3. Never take a rifle to a tank fight.

    This deeply shaped my attitude towards mainstream, politicized feminism (which as we knew it committed suicide on 13 September 2001). Knowing what the Red Army had done in 1944-1945 (and yes, this was a profoundly brutalized Army that had an enormous amount to avenge, but that is only an explanation, not an excuse, for behavior that permanently stained its honor), I never understood how Western European and American feminists could respond to the Cold War with anything but the civilized, implacable, non-negotiable demand for full, immediate inclusion in their countrys’ militaries.

    But if the feminist attitude was, We don’t have to know anything about war, we know about women, the military’s attitude was, We don’t have to know anything about women’s real involvement in war, we have our emotional certainties.

    I don’t argue with those. I will explain how we developed them, and I will ask questions such as, why would you want anyone you love to be weak or unarmed? But I don’t really argue.

    What I will say is, different people have different motivations. That’s fine. But you are entitled to your life and only your life. You may do the things that are important to you. You may not make those decisions for another sovereign adult, and that is the real crux of this whole issue of women as legitimate bearers of arms in the common defense.

    Always good to hear from you, but now, I gotta go write on The Doves.

    Erin Solaro

  3. Excellent points Erin. For myself, I made damned sure that my daughters as well as my sons knew about the evil things that go on in the world. I also made sure that they knew just how to deal with those things. At least as best that I could. That was for basic safety reasons as much as for defensive / offensive needs. This, at a time when a lot of women thought that Al Bundy was representative of men. Hence the birth of modern misandry. Heck, my eldest daughter got kicked off staff for voicing her concerns to Patricia Schroader and her staff. My daughter was there as a school assignment for a Civics class. So much for classic feminism…
    In any case, you seem to have a good head on your shoulders Erin.

    Sua Sponte!

  4. How about writing something where you don’t sidestep the point of the question by saying, “no, because drafts are bad in general.”

    You danced around it. Imagine World War 3: if men will be drafted, should women be drafted with them also?

    As it turns out the answer is and always will be no, and Patrick elocuted all that needs to be said. Men won’t put women in harm’s way, and women probably don’t want to be drafted in the first place. I’ll try to avoid saying anything overtly incendiary like, “men aren’t afraid and women are” because I might invoke some latent feminist reflexes. I like to spend a lot of time in the world above our shoulders but I live in the world beneath it. We have instincts and we live by them. Men and women. No fancy philosophy is going to change that.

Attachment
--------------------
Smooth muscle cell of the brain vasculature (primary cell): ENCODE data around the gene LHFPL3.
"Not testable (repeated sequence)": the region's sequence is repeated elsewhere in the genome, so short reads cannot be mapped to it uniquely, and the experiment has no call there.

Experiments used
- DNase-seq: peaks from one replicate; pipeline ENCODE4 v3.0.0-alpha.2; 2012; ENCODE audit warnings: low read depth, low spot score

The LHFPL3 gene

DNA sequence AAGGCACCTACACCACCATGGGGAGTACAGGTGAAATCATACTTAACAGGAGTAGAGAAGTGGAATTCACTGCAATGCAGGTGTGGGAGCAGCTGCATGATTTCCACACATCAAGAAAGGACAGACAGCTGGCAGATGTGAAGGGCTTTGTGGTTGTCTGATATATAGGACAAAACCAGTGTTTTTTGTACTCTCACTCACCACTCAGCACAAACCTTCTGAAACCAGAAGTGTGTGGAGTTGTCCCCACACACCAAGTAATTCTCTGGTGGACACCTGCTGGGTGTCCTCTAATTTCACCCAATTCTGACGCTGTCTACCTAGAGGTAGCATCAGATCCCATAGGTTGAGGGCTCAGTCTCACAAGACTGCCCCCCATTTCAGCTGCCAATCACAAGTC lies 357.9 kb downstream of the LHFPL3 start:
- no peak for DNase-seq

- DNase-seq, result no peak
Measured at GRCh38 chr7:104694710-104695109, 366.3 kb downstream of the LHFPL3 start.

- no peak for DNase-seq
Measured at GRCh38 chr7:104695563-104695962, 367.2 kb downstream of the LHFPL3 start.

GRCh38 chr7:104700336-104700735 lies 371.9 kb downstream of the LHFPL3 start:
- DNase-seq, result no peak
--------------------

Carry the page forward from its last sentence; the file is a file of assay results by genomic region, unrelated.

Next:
The more interesting question is when do we govern by instinct, when do we govern by intellect, and how do we know which is right?

  5. I presume Mr. Mach:

    Given your inability to actually read both the essay itself and my correspondence with Mr. Sperry, as well as your apparent belief that “men aren’t afraid and women are” (I presume of combat), you are incapable of governing either by instinct or intellect.

    Erin Solaro

  6. Erin,

    Evan has clearly not read your book.

    I’m almost done.

    I say draft all the lifetaking bitches we can find. They’ll be at least as good at it as the ignorant redneck sons of bitches we’ve used in the past.

    Oh wait. They already are.

    But I have an idea? Let’s train them properly first. For whatever jobs they’ll be best at. And maybe feed em and exercise em’, so they’re good and hearty, like the healthy Russian women in world war II, and the women they have doing half of their construction.

    And since they’re better drivers? Let’s put em’ in tanks. Oh, and better shots too, snipers.

    While we’re at it, let’s put some in command, you know, to provide oversight of the rules? Rules of engagement AND of conduct. I hear tell some women can even read.

    Maybe, just maybe, we could even let them volunteer.

    And by the time we need the draft, perhaps we’ll just let them reenlist.

    Mostly in jest, we should open the ranks to women from 45 to 60 years of age. I’m thinking a lot of them would go into combat just to keep their boys and girls from going. Lord knows my mom would. God help the enemy…


  7. Mr. Rosen:

    Mr. Mach did not trouble to read the post he was commenting upon or correspondence elaborating upon the initial post.

    Men make very good combat soldiers. So, actually, do women: if they are trained to, if they are allowed to, not merely tactically, but culturally.

    One passage in Women in the Line of Fire, an interview with Charlie Moskos, referred to a (British) MoD study on women’s phsyical strength (and to a lesser extent psychological aggression). Since one can’t say everything at any length, even at 100K+ words, I didn’t go to the real kicker in the findings, which was, essentially, do we want women to be strong and agressive?

    The “idea” of man as just warrior and woman as beautiful soul (to borrow from Elshtain) is something both sexes are deeply invested in, to the detriment of our full (emotional, moral, physical) development, whether we are men or women.